Four major insurers in Japan have revealed plans to strengthen their environmental, social and governance (ESG) investments in the second half of fiscal 2020, amid mounting public pressure for insurers to practice sustainable investment practices.
According to a report by The Yomiuri Shimbun, Nippon Life Insurance will incorporate an ESG framework as it manages its total assets of around ¥70 trillion (US$672 billion), beginning 2021. The insurer invests between ¥3 trillion and ¥5 trillion in new assets annually, but will proceed with asset replacement based on ESG, the report said.
Dai-ichi Life Insurance will also begin adopting ESG investment by fiscal 2023 for its total assets of ¥36 trillion (US$576 billion). The company has already added analysts specializing in ESG to guide its transition. Furthermore, Meiji Yasuda Life Insurance Co. will partner with external institutions to conduct ESG evaluations of investment targets, while Sumitomo Life Insurance said it will factor in greenhouse gas emissions and other environmental data in determining its future investments.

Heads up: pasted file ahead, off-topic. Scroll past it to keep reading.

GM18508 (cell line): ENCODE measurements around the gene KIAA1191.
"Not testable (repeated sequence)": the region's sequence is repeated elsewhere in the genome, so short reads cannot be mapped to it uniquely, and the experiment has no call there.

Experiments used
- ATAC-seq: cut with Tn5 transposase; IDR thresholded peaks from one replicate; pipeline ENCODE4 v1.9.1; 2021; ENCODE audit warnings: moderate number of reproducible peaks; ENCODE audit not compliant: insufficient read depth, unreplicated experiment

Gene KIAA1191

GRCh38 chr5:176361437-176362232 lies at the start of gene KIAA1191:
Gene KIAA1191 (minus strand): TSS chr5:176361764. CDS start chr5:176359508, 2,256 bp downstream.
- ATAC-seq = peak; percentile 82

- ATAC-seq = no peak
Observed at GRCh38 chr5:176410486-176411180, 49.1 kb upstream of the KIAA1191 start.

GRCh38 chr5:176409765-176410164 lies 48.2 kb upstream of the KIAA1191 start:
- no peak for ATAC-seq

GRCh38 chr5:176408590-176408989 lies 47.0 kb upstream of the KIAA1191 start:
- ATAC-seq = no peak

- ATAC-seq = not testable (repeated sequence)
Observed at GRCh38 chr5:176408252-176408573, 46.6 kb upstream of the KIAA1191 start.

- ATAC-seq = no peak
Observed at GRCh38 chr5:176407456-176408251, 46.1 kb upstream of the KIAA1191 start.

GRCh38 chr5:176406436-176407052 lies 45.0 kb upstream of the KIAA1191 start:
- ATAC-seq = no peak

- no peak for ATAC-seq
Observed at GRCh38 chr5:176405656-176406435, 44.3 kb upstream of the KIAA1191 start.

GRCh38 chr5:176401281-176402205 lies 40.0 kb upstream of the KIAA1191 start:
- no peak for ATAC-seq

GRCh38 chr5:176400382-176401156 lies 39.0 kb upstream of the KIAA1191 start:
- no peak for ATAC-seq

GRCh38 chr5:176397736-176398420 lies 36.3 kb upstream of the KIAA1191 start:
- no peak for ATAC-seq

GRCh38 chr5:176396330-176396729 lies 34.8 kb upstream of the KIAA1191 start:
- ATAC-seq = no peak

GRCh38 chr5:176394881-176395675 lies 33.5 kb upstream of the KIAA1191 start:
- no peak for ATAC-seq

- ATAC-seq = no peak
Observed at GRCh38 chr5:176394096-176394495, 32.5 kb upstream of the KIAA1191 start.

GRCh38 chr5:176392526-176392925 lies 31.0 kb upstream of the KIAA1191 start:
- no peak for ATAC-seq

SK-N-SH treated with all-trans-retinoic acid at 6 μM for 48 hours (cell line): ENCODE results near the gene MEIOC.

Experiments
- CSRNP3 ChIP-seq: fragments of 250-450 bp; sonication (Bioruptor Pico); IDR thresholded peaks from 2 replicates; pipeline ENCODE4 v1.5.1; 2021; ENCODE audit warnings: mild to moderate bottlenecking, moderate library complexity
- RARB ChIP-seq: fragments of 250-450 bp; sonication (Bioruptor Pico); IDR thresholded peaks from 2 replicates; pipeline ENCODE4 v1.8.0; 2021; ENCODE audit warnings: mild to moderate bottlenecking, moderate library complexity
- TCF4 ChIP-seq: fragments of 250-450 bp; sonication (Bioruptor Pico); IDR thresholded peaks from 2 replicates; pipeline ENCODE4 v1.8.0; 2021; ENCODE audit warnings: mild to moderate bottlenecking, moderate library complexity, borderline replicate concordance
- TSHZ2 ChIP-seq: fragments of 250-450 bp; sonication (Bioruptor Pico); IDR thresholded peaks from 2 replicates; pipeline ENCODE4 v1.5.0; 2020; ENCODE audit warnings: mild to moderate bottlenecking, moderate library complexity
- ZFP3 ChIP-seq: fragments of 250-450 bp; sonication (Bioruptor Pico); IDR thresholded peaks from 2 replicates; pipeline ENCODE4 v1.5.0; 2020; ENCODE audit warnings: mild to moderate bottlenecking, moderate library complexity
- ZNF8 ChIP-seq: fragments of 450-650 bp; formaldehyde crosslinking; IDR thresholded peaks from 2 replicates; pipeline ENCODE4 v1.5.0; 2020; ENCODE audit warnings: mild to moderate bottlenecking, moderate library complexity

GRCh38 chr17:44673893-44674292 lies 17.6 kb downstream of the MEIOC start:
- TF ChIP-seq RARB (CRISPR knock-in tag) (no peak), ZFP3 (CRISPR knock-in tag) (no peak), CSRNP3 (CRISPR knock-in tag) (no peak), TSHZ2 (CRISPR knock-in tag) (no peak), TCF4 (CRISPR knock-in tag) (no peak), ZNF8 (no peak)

The Asian insurers are following suit with major investors in Western markets such as the US and Europe, who have revealed plans to become more environmentally conscious in their dealings.
The Japanese insurance industry, especially the P&C sector, has been criticised for lagging behind on climate action. Japanese P&C insurers have only recently revealed policies to withdraw from covering and investing in coal-fired power projects, but several environmental groups have said that their withdrawals have loopholes and that they aren’t doing enough to mitigate the climate crisis.